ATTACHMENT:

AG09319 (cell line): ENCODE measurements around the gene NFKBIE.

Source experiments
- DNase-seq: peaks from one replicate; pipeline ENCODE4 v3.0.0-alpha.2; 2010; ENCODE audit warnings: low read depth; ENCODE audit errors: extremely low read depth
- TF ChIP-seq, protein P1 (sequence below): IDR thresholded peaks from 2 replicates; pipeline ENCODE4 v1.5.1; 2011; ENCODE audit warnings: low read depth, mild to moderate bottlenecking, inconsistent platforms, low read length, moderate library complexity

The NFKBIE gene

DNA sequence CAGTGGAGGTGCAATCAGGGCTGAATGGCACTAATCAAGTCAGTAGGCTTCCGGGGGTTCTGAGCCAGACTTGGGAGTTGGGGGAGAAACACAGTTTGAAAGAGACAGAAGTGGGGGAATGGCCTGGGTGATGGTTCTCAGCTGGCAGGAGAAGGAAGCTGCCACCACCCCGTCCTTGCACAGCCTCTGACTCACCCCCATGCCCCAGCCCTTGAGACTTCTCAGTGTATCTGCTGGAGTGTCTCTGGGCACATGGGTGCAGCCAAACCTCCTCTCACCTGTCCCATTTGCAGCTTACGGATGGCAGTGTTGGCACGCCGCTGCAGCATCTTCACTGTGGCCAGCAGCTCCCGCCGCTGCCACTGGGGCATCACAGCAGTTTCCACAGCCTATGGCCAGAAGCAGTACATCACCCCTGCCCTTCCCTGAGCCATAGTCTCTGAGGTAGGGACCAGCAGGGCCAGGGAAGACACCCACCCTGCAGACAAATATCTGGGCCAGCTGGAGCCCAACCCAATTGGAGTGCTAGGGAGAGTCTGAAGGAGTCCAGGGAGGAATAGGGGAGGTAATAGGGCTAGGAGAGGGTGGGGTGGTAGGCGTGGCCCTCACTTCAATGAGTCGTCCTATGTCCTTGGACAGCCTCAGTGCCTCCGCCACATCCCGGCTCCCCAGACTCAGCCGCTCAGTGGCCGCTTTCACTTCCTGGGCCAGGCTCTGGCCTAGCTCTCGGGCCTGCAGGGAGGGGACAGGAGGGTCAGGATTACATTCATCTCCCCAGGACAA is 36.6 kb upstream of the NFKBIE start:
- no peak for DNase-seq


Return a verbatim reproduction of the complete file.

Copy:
AG09319 (cell line): ENCODE measurements around the gene NFKBIE.

Source experiments
- DNase-seq: peaks from one replicate; pipeline ENCODE4 v3.0.0-alpha.2; 2010; ENCODE audit warnings: low read depth; ENCODE audit errors: extremely low read depth
- TF ChIP-seq, protein P1 (sequence below): IDR thresholded peaks from 2 replicates; pipeline ENCODE4 v1.5.1; 2011; ENCODE audit warnings: low read depth, mild to moderate bottlenecking, inconsistent platforms, low read length, moderate library complexity

The NFKBIE gene

DNA sequence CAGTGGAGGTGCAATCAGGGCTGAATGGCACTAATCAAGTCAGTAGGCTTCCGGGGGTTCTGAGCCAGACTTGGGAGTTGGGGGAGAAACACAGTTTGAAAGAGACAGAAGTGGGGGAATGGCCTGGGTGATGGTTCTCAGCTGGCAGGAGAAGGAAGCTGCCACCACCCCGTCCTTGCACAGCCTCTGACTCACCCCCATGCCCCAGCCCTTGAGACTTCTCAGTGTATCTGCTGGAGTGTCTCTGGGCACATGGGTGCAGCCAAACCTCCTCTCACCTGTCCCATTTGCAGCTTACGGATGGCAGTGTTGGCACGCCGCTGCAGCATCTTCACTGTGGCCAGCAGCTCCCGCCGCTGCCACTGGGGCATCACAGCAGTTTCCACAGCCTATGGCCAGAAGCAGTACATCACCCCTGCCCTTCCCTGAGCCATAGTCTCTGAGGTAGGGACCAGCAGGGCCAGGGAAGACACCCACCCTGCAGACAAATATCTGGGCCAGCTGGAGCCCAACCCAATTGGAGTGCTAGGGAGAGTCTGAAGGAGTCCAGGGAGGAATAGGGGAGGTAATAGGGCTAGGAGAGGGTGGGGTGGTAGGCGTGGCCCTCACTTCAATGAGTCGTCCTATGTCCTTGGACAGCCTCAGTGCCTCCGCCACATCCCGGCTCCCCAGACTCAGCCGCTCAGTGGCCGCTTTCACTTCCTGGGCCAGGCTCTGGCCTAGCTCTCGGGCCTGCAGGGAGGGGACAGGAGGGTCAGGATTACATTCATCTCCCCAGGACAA is 36.6 kb upstream of the NFKBIE start:
- no peak for DNase-seq